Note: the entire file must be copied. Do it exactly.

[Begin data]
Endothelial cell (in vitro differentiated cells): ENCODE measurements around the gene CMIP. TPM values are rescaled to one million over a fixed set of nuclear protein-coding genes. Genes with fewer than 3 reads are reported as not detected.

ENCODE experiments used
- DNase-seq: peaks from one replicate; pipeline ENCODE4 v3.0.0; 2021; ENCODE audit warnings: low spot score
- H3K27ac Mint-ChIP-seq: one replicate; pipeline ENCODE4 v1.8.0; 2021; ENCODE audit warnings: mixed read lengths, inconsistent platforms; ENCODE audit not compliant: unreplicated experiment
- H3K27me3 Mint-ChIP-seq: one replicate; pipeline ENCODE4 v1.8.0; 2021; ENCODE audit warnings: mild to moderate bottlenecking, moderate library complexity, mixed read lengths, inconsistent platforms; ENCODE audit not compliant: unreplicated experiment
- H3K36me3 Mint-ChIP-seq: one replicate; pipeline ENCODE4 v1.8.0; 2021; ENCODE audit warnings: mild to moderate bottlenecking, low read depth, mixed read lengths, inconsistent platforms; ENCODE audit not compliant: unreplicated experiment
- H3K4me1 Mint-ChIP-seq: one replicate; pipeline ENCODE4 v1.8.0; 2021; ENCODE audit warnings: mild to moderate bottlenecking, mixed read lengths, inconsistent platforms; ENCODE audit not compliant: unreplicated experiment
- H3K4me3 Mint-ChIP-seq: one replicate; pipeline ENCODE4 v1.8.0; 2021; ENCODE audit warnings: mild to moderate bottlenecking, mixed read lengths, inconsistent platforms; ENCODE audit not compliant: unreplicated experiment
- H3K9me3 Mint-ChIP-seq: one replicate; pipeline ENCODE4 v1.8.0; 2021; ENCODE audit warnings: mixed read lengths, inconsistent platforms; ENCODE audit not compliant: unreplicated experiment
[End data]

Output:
Endothelial cell (in vitro differentiated cells): ENCODE measurements around the gene CMIP. TPM values are rescaled to one million over a fixed set of nuclear protein-coding genes. Genes with fewer than 3 reads are reported as not detected.

ENCODE experiments used
- DNase-seq: peaks from one replicate; pipeline ENCODE4 v3.0.0; 2021; ENCODE audit warnings: low spot score
- H3K27ac Mint-ChIP-seq: one replicate; pipeline ENCODE4 v1.8.0; 2021; ENCODE audit warnings: mixed read lengths, inconsistent platforms; ENCODE audit not compliant: unreplicated experiment
- H3K27me3 Mint-ChIP-seq: one replicate; pipeline ENCODE4 v1.8.0; 2021; ENCODE audit warnings: mild to moderate bottlenecking, moderate library complexity, mixed read lengths, inconsistent platforms; ENCODE audit not compliant: unreplicated experiment
- H3K36me3 Mint-ChIP-seq: one replicate; pipeline ENCODE4 v1.8.0; 2021; ENCODE audit warnings: mild to moderate bottlenecking, low read depth, mixed read lengths, inconsistent platforms; ENCODE audit not compliant: unreplicated experiment
- H3K4me1 Mint-ChIP-seq: one replicate; pipeline ENCODE4 v1.8.0; 2021; ENCODE audit warnings: mild to moderate bottlenecking, mixed read lengths, inconsistent platforms; ENCODE audit not compliant: unreplicated experiment
- H3K4me3 Mint-ChIP-seq: one replicate; pipeline ENCODE4 v1.8.0; 2021; ENCODE audit warnings: mild to moderate bottlenecking, mixed read lengths, inconsistent platforms; ENCODE audit not compliant: unreplicated experiment
- H3K9me3 Mint-ChIP-seq: one replicate; pipeline ENCODE4 v1.8.0; 2021; ENCODE audit warnings: mixed read lengths, inconsistent platforms; ENCODE audit not compliant: unreplicated experiment